Health & Safety

National Meningitis Association Releases Prevention Toolkit For College Students

By: Megan Johnson, Wright State University

Do you have a student between the ages of 16 to 23 years old? If so, they are at an increased risk of contracting meningococcal disease, a serious bacterial infection that can lead to severe swelling of tissues surrounding the brain and spinal cord or infection of the bloodstream.

Fast moving and deadly or debilitating, meningococcal disease kills 10 to 15 people out of 100 infected, with 11 to 19 out of every 100 survivors maintaining long-term disabilities including loss of limbs, deafness, nervous system problems or brain damage.

Meningococcal disease outbreaks on college campuses such as University Wisconsin Madison, Santa Clara University and Rutgers University demonstrate the importance of vaccination against the disease.

In response to the recent outbreaks, the National Meningitis Association (NMA) launched the Pledge2Prevent toolkit this week, according to a recent press release. The toolkit includes a variety of materials to help student organizations to advocate for campus vaccine mandates and to educate fellow students about meningococcal disease and prevention.

The outbreaks on these college campuses have primarily involved cases of serogroup B disease; thus, the toolkit emphasizes students should receive the MenACWY and MenB vaccines to achieve full protection. These vaccines offer protection against all five of the major strains of the disease, including A, C, W, Y and B.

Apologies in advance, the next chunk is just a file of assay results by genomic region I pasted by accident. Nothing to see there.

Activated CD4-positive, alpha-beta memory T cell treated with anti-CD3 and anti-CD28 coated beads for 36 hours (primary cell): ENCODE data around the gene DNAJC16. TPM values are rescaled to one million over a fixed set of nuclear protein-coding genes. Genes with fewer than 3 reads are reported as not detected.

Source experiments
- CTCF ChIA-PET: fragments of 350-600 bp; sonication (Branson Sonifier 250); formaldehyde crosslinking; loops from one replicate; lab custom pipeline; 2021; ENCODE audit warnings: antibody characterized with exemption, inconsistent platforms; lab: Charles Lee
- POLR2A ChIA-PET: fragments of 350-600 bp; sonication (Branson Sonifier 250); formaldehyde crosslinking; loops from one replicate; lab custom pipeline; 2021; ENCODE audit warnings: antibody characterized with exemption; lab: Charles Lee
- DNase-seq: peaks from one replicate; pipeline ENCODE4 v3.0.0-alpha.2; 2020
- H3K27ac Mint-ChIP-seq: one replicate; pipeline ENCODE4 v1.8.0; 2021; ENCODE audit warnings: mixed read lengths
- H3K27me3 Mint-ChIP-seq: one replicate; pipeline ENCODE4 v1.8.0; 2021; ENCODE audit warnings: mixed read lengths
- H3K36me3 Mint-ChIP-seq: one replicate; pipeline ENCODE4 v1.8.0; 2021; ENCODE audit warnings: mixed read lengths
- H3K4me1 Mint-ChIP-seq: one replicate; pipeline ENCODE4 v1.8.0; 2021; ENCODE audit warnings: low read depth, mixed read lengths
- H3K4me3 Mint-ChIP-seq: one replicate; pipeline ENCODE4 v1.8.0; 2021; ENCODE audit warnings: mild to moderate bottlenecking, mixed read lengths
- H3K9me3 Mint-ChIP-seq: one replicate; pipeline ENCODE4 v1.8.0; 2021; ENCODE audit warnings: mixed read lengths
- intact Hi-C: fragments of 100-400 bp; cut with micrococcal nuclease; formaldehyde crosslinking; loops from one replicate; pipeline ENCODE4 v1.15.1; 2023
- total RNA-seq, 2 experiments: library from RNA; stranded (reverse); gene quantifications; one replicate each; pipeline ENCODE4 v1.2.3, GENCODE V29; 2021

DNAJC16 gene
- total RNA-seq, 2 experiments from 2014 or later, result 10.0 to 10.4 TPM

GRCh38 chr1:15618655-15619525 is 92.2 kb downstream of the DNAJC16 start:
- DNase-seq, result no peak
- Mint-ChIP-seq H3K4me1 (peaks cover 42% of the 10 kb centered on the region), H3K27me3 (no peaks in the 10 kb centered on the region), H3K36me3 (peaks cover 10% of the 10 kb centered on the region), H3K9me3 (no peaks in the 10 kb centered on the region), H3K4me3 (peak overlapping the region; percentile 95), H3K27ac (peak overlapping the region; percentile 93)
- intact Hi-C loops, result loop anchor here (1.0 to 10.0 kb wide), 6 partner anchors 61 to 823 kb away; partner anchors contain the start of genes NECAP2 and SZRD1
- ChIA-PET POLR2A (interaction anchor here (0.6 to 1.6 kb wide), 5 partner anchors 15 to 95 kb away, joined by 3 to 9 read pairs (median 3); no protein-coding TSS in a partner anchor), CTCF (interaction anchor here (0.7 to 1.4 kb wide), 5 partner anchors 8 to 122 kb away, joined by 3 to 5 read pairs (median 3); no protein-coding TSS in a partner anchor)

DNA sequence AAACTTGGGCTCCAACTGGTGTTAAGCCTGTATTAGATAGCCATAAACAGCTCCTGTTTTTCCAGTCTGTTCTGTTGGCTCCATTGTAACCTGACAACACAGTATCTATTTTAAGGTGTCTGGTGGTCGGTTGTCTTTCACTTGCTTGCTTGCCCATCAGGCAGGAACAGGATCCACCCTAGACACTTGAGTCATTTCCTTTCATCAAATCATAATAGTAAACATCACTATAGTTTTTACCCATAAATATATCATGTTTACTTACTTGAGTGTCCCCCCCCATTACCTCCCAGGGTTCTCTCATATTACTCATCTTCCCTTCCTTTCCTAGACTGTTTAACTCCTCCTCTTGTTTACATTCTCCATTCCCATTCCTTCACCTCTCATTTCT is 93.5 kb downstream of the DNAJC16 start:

The campaign involves the stories of two advocates, Kolton Kreston and Claudette Lewis. Kreston survived serogroup B while a junior in college and Lewis lost her daughter Cherice to the disease when she was a sophomore. The toolkit also includes a video with more advocate stories, urging students to talk to their doctors about the vaccines. Other materials in the toolkit include posters, fliers, an FAQ and a sample petition.

“Vaccination is the only way to protect yourself from meningococcal disease,” said Lynn Bozof, NMA President, in the press release.“Everyone at increased risk needs to know that you need both kinds of vaccines to be best protected against the five major types of this disease.”

The National Meningitis Association’s goal is to protect families from the devastating effects of meningococcal disease by educating the public, medical professionals and others about the disease and prevention. Learn more here.

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